Release date: December 21
Plot: The Navy Seal Team 6 tracks down Osama bin Laden.
Why it’s worth your attention: With 2009’s The Hurt Locker, Kathryn Bigelow not only made history by becoming the first-ever Oscar-winning female director, but she also gave us a top-notch Iraq War thriller that deserved every single accolade bestowed upon it. Her follow-up reteams her with Hurt Locker screenwriter Mark Boal and promises more unbearable suspense, gritty action sequences and terrific acting, courtesy of a cast that includes Chris Pratt, Jessica Chastain, Joel Edgerton, Kyle Chandler, Mark Strong and Michael from Lost (aka Harold Perrineau).  

Django Unchained
Release date: December 28
Plot: A former slave seeks to help his wife escape from a ruthless plantation owner.
Why it’s worth your attention: Forget The Great Gatsby, I’m positively psyched to see Leonardo DiCaprio in his first-ever villainous role. Here, I’m hoping to get a glimpse of what we would have gotten if DiCaprio had wound up with the part of Hans Landa in Inglorious Basterds instead of Christoph Waltz, and if he doesn’t get an Oscar nomination for this, I don’t know what else he’ll have to do. Quentin Tarantino is always at least interesting, and the screenplay landed on the 2010 Black List, but honestly, I’m mostly just looking forward to some fantastically over-the-top scenery-chewing by DiCaprio.

Seven Psychopaths
Release date: TBD
Plot: When a screenwriter and his friend kidnap the dog of a violent gangster, anarchy ensues.
Why it’s worth your attention: The last time Martin McDonagh and Colin Farrell worked together, for 2008’s In Bruges, the former got a well-deserved Oscar nomination for Best Original Screenplay and the latter turned in his best performance ever. My fingers are crossed that lightning strikes twice for the two and we get more of the pitch-black, delightfully un-PC comedy as well as the unexpected poignancy that made In Bruges such a treat.

Also in the mix: Sundance favorites The Surrogate, Smashed and Beasts of the Southern Wild; John Hillcoat’s Prohibition drama, Wettest County; Terrence Malick’s untitled romance with Ben Affleck and Rachel McAdams; Alfonso Cuaron’s Gravity; Steven Spielberg’s Lincoln; Paul Thomas Anderson’s The Master; Walter Salles’s long-gestating adaptation of On the Road, which now has its first official trailer but still no release date; Joe Wright’s apparently experimental adaptation of Anna Karenina; the Waskicoskis’s ambitious and potentially catastrophic attempt to film the un-filmable with Cloud Atlas; David O’Russell’s The Silver Linings Playbook; and tons of others I’m forgetting.

           Those are just a few of the numerous movies that we have to look forward to this year. Of course, the film world being as unpredictable as it is, some of these movies will probably end up being utter trash and we will inevitably be blown away by something no one saw coming, but if you’re like me and have been practically living on your excitement for The Dark Knight Rises, it’s always nice to know what’s out there and hope against hope that everything turns out to be just as amazing as you’d dreamed it would.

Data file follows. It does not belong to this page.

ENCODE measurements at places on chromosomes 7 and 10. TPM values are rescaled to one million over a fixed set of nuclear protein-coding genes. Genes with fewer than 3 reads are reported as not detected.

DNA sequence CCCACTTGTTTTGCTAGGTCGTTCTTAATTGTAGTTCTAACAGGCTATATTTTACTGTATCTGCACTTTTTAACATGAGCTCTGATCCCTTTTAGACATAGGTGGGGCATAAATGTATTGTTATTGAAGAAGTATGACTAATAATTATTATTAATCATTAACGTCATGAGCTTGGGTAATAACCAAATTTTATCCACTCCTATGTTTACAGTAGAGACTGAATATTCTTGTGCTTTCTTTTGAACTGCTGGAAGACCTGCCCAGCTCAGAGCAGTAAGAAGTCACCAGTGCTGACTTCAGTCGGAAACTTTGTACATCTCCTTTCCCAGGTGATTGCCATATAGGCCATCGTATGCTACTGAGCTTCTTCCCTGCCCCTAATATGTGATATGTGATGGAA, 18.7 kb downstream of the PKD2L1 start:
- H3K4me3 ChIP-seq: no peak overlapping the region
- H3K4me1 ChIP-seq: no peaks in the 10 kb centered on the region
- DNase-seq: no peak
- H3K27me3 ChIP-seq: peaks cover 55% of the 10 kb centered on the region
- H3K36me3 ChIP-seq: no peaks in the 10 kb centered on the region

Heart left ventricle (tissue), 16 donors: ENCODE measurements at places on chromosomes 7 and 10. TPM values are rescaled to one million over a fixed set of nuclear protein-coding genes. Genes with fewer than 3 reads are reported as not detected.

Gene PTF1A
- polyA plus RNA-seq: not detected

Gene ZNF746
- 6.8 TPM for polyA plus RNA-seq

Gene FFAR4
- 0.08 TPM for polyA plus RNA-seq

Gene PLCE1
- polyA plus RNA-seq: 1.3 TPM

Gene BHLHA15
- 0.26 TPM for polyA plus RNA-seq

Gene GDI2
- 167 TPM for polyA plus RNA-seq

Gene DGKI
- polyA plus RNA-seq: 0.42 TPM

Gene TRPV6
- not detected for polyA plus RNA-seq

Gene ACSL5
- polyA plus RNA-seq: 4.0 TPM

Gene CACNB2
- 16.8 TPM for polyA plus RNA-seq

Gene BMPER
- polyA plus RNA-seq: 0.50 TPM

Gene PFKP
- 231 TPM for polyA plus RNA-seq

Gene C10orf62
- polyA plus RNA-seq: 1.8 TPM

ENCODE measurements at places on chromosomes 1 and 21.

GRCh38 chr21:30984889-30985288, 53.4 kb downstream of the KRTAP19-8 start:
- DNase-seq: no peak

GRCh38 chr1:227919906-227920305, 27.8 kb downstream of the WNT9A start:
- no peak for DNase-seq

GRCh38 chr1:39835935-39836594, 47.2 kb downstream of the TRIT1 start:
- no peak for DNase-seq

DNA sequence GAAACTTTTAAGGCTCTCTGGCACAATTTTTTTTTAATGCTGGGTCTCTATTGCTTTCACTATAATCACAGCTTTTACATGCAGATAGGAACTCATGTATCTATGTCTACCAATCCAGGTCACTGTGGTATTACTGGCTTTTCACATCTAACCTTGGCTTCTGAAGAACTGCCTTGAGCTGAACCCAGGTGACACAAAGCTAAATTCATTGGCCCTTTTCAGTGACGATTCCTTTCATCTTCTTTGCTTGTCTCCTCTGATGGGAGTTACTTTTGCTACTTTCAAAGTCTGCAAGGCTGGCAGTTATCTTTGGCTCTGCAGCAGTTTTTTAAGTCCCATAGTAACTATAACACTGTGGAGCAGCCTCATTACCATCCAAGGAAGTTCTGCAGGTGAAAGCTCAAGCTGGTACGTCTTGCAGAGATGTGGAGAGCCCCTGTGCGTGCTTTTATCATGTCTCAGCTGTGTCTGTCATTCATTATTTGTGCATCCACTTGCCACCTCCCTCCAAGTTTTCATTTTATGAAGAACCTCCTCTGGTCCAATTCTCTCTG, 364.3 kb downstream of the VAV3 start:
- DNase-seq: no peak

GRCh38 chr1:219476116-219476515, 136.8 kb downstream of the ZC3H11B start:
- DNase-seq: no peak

Friday, March 16, 2012

Dr. Pepper 10: It's Not For Anyone

CE Jenkins
             
             Apparently Dr. Pepper has returned to their age-old marketing strategy of doing everything in their power to make me hate their soda. I admit I'm already biased: it tastes like cough syrup, is in cunningly disguised packaging that is easily mistaken for Coke, and… yeah, that's pretty much it. But now the top creative minds at Dr. P have taken it to a whole new level with the return of an advertisement that was offensive the first time around if not to my feminist values than at least to my intelligence.

Here is said ad:


                        US Population: 51% female.

                        Dr Pepper: “It’s not for women!”

              I can only infer that the conversation that took place at Dr Pepper headquarters when the idea for this commercial was pitched when something like this:


                         [DP’s Ad Department]: Hey guys, here’s an idea! Let’s alienate over half                          of our potential consumer base!

                         [DP’s Voice of Reason]: …Or we could… not?

                         [DP’s Ad Department]: …Get the fuck out of here.
                         
                         Exit DP's Voice of Reason.    


               I’m not a business major, but I’m going to go ahead and say that when you’re paying money to make people not want to buy your product, it’s less than a good thing. Let's take a quick look at why.

               Firstly, at the movie portrayed: I am certifiably a woman, and that movie looks fantastic. I mean, come on? Lasers, jumping off cliffs, punching animatronic snakes in the face? Who wouldn’t want to watch that twice? Yet Dr Pepper is telling me that it’s not okay, because it’s a guy thing and I’ll pollute it with my girly-ness. And I don’t know about anyone else, but I don’t appreciate being told what I can and cannot do by a sleazy GI Joe impersonator, OR the soda company he represents.

                Not only is the ad sexist against women, it manages the impressive feat of being sexist against EVERYONE. Hear that, people of the male persuasion? It implies that if you aren’t running around a jungle and spilling half a can of soda on your crotch while riding in a bumpy off-road vehicle, you are not a MANLY man.